Biofuels will have big effect on European agriculture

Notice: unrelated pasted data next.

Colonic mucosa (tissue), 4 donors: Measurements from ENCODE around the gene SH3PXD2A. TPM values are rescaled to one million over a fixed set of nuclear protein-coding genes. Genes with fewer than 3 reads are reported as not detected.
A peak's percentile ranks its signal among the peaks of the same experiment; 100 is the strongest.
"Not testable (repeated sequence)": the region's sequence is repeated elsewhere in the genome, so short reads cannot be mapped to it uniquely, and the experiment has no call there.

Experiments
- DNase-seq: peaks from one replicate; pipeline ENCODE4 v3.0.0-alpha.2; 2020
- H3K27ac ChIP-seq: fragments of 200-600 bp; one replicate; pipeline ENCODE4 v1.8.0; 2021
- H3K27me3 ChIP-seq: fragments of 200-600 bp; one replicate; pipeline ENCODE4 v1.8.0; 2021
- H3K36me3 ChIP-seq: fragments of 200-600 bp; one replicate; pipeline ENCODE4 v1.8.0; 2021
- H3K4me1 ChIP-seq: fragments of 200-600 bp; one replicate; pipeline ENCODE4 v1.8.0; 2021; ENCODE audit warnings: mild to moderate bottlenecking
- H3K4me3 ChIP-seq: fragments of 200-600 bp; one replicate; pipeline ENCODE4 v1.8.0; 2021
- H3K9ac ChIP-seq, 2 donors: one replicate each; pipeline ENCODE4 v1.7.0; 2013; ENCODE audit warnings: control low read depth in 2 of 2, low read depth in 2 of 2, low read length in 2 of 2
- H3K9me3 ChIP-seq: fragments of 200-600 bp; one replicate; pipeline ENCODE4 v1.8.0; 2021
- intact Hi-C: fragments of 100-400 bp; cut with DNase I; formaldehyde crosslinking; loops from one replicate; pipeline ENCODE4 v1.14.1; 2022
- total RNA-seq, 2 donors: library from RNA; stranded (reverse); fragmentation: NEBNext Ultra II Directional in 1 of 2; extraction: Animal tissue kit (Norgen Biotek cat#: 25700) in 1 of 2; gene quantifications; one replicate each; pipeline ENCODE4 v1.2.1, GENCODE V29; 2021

WESTON-SUPER-MARE, England – A sharp rise in the use of food crops to produce biofuels will have a big impact on European agricultural markets, John Townend of Arkady Feed UK Ltd said yesterday. Townend said increased use of rapeseed oil to make biodiesel, for example, would leave abundant supplies of rapeseed meal, which could cut use of US and South American soymeal in Europe. «All this extra by-product will have to find a home. It will reduce EU demand for soymeal from the Americas,» he said at a conference organized by the Renewable Energy Association. Arkady Feed is a unit of Toepfer International, which is 80 percent-owned by American agribusiness giant Archer Daniels Midland. Townend said increased use of crops such as wheat to produce ethanol had the potential to reduce the European Union’s grain surplus and so substantially reduce the trading bloc’s influence in world grain markets. «Price leadership could switch to energy,» he said, indicating demand for energy rather than food could in future be the key factor in the pricing of some crops. Biofuels, which can be made from crops such as grains, oilseeds and sugar, are seen as substitutes for fossil fuels and as a way to reduce the emission of greenhouse gases believed to contribute to global warming. Many countries have been seeking to rapidly expand their use and Britain has set a goal that 5 percent of all motor fuel sold must come from renewable sources by 2010. That target, set in November 2005, requires a 20-fold increase in biofuels use. Peter Kendall, president of Britain’s National Farmers’ Union, played down the potential impact on agricultural prices of biofuels use. He said the price for the rapeseed he produced at his farm in eastern England was now half what he was paid when he first started growing the crop several years ago. He also noted that energy could also be produced from many farm by-products such as waste straw and effluents. Kendall told the conference that the industry in Britain needed clearer long-term planning from the government if it was to catch up with other European countries such as Germany. «What we must have is a long-term vision,» he said, noting that Britain had set a target for 2010, while Germany had set goals out as far as 2027.